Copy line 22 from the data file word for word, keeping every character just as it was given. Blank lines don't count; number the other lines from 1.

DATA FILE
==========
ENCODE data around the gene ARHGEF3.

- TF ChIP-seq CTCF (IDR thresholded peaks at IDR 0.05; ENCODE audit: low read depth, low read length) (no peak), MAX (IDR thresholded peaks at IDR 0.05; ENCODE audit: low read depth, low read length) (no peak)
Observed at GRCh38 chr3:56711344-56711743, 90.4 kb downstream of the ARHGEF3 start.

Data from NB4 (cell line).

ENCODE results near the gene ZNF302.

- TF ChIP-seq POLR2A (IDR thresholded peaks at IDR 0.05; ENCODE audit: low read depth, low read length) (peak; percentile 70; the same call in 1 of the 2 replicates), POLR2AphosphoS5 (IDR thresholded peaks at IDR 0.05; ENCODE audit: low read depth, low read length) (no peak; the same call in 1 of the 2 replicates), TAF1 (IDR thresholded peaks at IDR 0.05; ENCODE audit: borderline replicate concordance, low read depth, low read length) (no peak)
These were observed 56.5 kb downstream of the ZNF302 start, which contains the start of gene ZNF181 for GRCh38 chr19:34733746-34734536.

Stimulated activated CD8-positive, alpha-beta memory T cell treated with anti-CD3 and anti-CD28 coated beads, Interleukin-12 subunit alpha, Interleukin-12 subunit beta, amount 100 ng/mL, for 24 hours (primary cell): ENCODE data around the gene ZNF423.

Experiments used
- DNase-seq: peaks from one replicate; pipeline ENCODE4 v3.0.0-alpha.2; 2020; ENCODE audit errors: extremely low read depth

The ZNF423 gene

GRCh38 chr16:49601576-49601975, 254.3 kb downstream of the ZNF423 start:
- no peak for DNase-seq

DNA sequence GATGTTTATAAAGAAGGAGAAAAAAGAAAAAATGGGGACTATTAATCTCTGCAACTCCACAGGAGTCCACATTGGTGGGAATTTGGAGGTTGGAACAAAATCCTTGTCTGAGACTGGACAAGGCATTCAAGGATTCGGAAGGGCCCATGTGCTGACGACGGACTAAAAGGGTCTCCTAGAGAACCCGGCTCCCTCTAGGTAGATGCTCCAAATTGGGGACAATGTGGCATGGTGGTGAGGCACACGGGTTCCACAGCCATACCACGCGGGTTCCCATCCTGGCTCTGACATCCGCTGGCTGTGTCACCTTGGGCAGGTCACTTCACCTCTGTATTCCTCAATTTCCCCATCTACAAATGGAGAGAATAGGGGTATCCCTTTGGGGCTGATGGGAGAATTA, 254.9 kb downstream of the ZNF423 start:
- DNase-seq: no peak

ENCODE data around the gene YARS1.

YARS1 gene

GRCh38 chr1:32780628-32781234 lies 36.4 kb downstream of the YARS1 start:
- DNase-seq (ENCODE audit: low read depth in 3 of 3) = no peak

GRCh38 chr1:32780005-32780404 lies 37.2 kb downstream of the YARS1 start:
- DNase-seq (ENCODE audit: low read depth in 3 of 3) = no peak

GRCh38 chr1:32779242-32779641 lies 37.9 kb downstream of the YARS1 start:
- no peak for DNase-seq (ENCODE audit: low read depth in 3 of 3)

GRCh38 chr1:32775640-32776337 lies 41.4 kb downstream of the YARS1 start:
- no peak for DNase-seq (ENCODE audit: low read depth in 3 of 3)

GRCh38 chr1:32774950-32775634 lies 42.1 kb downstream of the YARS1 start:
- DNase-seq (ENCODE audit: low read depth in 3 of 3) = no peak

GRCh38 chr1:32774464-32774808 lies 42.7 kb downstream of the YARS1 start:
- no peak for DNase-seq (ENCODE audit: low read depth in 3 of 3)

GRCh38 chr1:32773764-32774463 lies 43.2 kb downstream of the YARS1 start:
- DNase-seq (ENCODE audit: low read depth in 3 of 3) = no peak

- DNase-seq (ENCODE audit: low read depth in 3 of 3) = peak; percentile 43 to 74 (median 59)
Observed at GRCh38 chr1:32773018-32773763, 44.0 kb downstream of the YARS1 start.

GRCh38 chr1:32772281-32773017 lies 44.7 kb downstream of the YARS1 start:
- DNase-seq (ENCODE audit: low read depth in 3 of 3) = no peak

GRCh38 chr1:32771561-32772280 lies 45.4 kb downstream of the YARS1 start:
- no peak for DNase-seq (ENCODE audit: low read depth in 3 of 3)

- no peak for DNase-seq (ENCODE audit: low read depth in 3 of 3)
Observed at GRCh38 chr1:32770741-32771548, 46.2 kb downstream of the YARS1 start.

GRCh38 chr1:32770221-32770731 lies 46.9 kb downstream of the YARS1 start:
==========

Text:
GRCh38 chr1:32779242-32779641 lies 37.9 kb downstream of the YARS1 start: